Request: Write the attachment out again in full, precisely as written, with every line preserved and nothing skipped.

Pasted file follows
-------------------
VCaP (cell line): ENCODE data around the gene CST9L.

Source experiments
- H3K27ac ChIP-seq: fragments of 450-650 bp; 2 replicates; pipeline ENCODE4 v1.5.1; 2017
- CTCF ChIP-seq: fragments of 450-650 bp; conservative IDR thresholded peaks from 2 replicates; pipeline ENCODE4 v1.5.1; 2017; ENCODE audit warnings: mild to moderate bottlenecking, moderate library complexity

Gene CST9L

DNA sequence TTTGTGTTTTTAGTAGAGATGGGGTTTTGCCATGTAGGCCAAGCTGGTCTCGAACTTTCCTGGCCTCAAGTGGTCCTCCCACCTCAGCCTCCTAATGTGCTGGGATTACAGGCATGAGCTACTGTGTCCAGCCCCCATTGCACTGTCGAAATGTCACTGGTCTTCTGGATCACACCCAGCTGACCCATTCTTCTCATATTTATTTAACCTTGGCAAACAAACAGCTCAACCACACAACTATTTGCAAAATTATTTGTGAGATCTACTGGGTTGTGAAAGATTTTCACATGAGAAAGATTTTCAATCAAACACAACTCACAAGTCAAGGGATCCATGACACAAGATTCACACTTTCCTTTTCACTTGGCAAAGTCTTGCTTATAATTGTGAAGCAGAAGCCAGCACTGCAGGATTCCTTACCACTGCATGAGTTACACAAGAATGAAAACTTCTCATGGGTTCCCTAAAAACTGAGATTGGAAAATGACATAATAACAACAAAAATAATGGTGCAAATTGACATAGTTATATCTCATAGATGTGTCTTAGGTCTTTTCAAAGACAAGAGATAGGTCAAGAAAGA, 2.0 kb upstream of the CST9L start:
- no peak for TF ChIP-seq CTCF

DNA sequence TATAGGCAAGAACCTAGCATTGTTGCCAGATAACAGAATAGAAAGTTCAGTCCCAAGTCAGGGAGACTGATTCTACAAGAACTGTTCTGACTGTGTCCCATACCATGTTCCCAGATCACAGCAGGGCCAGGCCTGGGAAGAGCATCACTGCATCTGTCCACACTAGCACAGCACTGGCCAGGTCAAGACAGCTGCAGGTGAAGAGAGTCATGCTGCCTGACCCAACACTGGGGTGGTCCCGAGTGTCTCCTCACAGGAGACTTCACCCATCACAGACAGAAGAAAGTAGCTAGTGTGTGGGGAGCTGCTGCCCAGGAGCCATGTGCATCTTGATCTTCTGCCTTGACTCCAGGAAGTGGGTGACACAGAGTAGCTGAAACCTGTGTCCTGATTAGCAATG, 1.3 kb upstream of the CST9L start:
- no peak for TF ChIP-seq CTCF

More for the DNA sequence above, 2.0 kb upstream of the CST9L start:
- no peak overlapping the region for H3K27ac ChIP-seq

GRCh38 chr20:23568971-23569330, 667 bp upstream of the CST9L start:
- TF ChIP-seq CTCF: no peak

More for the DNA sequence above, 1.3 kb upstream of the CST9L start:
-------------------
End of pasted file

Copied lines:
VCaP (cell line): ENCODE data around the gene CST9L.

Source experiments
- H3K27ac ChIP-seq: fragments of 450-650 bp; 2 replicates; pipeline ENCODE4 v1.5.1; 2017
- CTCF ChIP-seq: fragments of 450-650 bp; conservative IDR thresholded peaks from 2 replicates; pipeline ENCODE4 v1.5.1; 2017; ENCODE audit warnings: mild to moderate bottlenecking, moderate library complexity

Gene CST9L

DNA sequence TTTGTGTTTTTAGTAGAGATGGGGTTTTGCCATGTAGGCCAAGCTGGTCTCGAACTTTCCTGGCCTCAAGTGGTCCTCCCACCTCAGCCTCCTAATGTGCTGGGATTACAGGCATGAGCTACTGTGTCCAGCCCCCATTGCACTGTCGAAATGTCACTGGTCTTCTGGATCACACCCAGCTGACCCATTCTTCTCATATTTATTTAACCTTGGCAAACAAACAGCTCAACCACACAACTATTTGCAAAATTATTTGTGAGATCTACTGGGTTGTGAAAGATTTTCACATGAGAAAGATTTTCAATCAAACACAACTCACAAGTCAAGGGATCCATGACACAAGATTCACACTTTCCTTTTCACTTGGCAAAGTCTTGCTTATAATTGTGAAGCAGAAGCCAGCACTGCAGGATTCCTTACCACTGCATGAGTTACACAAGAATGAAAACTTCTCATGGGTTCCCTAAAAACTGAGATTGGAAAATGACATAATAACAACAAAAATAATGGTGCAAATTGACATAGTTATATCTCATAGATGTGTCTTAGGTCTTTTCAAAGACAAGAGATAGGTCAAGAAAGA, 2.0 kb upstream of the CST9L start:
- no peak for TF ChIP-seq CTCF

DNA sequence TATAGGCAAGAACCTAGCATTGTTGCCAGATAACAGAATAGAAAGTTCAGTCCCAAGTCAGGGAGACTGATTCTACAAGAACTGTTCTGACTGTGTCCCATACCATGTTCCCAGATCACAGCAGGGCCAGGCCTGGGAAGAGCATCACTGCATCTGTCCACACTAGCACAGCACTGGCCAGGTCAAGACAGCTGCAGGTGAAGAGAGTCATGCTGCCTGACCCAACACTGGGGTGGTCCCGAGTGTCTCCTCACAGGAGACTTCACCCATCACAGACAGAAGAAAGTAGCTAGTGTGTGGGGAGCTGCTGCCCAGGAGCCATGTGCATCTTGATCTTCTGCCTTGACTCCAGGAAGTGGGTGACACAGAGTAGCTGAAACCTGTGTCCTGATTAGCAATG, 1.3 kb upstream of the CST9L start:
- no peak for TF ChIP-seq CTCF

More for the DNA sequence above, 2.0 kb upstream of the CST9L start:
- no peak overlapping the region for H3K27ac ChIP-seq

GRCh38 chr20:23568971-23569330, 667 bp upstream of the CST9L start:
- TF ChIP-seq CTCF: no peak

More for the DNA sequence above, 1.3 kb upstream of the CST9L start: